Monday, August 11, 2008

Voices Needed for Health Care

This was posted today at The Seminal by Jason Rosenbaum, asking you to help us get the improvements in health care this country needs so badly.

82% of Americans think our health care system needs a “major overhaul.” On top of that, over 90% of Americans [pdf] think the next President and Congress should improve the quality, affordability and of health care.

With the worsening economy continuing to be the top issue for most Americans, this hope for change isn’t hard to understand. American health care spending is projected to reach a full 1/5th of our GDP by 2015, which means by then, we’ll be spending twenty cents of every dollar we make on health care. Health care premiums have risen 86% between 2000 and 2006 while wages only rose 20%, putting the strain on working families. Health care costs continue to be the #1 cause of bankruptcy in America.

Americans are paying $217 million for health care per hour. Meanwhile, insurance industry profits have risen 1,000% in the past five years.

According the to Government Accountability Office, health care reform is necessary to keep our country on the right track:

“Rapidly rising health care costs are not simply a federal budget problem,” the GAO report says. “Growth in health-related spending is the primary driver of the fiscal challenges facing state and local governments as well. Unsustainable growth in health care spending also threatens to erode the ability of employers to provide coverage to their workers and undercuts their ability to compete in a global marketplace.”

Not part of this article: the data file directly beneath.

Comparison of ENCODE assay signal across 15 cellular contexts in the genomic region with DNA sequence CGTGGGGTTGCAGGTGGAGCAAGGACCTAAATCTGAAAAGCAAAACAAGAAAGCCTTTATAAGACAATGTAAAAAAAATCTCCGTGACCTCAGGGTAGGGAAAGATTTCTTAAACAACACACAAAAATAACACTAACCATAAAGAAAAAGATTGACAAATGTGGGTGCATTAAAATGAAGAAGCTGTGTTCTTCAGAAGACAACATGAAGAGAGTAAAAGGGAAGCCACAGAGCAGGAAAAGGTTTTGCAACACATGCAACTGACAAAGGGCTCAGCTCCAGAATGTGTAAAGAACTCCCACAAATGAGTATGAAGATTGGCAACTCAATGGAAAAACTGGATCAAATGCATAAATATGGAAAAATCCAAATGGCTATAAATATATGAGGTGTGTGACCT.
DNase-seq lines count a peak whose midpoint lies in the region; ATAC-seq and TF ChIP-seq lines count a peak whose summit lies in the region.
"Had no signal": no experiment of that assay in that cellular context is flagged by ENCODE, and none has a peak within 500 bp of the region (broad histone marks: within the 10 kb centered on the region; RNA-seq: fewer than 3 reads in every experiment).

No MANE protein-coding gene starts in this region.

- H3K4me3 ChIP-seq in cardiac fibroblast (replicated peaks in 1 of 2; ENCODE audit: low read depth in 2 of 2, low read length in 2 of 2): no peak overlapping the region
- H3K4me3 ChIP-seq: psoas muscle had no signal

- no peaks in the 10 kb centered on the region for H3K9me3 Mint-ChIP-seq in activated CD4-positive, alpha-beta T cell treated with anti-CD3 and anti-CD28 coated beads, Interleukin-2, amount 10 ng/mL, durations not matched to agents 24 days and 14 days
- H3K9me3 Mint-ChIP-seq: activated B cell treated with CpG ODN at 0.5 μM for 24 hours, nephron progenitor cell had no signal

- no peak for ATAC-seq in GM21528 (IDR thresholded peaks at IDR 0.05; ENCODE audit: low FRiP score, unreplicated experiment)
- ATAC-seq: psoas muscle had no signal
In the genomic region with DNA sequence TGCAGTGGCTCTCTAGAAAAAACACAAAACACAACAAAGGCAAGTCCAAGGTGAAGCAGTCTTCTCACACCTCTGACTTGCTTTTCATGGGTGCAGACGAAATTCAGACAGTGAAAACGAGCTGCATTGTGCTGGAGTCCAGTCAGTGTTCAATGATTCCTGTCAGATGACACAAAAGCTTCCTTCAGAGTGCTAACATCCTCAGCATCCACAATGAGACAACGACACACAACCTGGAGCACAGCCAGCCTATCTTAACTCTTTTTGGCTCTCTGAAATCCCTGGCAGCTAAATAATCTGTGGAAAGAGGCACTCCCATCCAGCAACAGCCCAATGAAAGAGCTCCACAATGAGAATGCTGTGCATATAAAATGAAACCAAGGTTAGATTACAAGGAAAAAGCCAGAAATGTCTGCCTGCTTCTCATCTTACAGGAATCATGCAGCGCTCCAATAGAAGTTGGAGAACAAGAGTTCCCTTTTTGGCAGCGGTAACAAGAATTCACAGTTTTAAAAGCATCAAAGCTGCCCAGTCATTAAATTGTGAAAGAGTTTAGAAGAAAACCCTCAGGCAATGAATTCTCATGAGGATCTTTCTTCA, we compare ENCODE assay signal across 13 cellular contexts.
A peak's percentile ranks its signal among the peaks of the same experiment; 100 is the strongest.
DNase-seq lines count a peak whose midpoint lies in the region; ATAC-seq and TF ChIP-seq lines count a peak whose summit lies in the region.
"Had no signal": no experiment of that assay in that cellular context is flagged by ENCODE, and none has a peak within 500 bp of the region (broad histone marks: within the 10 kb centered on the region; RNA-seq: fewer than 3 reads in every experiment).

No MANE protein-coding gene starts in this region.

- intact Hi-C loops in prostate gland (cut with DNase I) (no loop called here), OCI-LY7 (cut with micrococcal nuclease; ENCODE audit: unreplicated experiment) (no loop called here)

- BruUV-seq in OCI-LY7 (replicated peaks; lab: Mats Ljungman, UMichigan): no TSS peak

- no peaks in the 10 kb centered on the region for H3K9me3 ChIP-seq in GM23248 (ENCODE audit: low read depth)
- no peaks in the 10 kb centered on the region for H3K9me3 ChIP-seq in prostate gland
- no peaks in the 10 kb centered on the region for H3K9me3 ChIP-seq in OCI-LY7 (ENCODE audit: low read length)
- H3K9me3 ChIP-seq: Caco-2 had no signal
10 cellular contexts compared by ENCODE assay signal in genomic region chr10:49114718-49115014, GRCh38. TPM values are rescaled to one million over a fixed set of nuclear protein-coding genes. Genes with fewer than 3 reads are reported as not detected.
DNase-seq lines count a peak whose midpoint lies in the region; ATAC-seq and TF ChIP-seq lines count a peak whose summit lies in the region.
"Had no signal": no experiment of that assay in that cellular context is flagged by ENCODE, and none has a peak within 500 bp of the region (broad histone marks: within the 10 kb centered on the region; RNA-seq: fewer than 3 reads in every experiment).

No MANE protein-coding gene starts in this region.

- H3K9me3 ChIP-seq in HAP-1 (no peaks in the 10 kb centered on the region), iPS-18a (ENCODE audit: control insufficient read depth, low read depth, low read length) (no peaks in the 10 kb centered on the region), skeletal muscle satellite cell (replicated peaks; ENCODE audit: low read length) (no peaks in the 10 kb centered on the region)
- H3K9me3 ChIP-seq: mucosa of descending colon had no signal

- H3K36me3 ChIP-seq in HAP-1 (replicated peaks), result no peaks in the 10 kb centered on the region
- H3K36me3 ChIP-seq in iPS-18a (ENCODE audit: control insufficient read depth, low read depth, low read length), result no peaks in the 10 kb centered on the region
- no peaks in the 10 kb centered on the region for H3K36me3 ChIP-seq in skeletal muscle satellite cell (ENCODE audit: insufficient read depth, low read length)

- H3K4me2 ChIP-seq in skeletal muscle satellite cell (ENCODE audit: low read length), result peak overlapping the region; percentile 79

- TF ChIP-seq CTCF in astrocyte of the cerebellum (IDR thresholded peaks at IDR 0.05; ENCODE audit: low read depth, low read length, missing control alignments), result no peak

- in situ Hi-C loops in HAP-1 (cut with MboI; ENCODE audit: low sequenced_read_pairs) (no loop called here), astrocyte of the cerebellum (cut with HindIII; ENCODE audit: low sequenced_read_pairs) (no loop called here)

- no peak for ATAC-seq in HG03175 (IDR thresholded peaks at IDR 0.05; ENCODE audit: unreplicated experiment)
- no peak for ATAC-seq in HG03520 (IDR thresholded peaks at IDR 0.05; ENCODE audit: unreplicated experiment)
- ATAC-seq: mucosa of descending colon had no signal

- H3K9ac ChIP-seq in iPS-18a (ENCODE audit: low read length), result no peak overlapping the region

Quite simply, with rising health care costs (including $50 billion per year to pay for insurance industry advertising) being born out by working families and American businesses, health care is a top economic concern. To keep American workers at their best, and to keep American business competitive in the world, something has to change.

Nancy Pelosi has recently declared health care expansion to be #2 on her list of legislative priorities, right after ending the Iraq war. In the past month, tens of thousands of Americans have told us they want quality, affordable health care for all. Now it’s time to ask Congress.

So, Congress, which side are you on? Are you with us for quality, affordable health care for all? Or are you with the insurance companies, working to preserve our broken system?

We’ve set up a quick and easy way for you to contact your Members of Congress and ask them if they support our vision for health care reform. Just click here and enter in your phone number and address. Choose the elected official you want to talk to and in a few moments, we’ll call your phone and connect you automatically.

Over the next few weeks, we want to make 100,000 calls to Congress, asking every Member which side they are on. We need your help to do it, so please click here to call!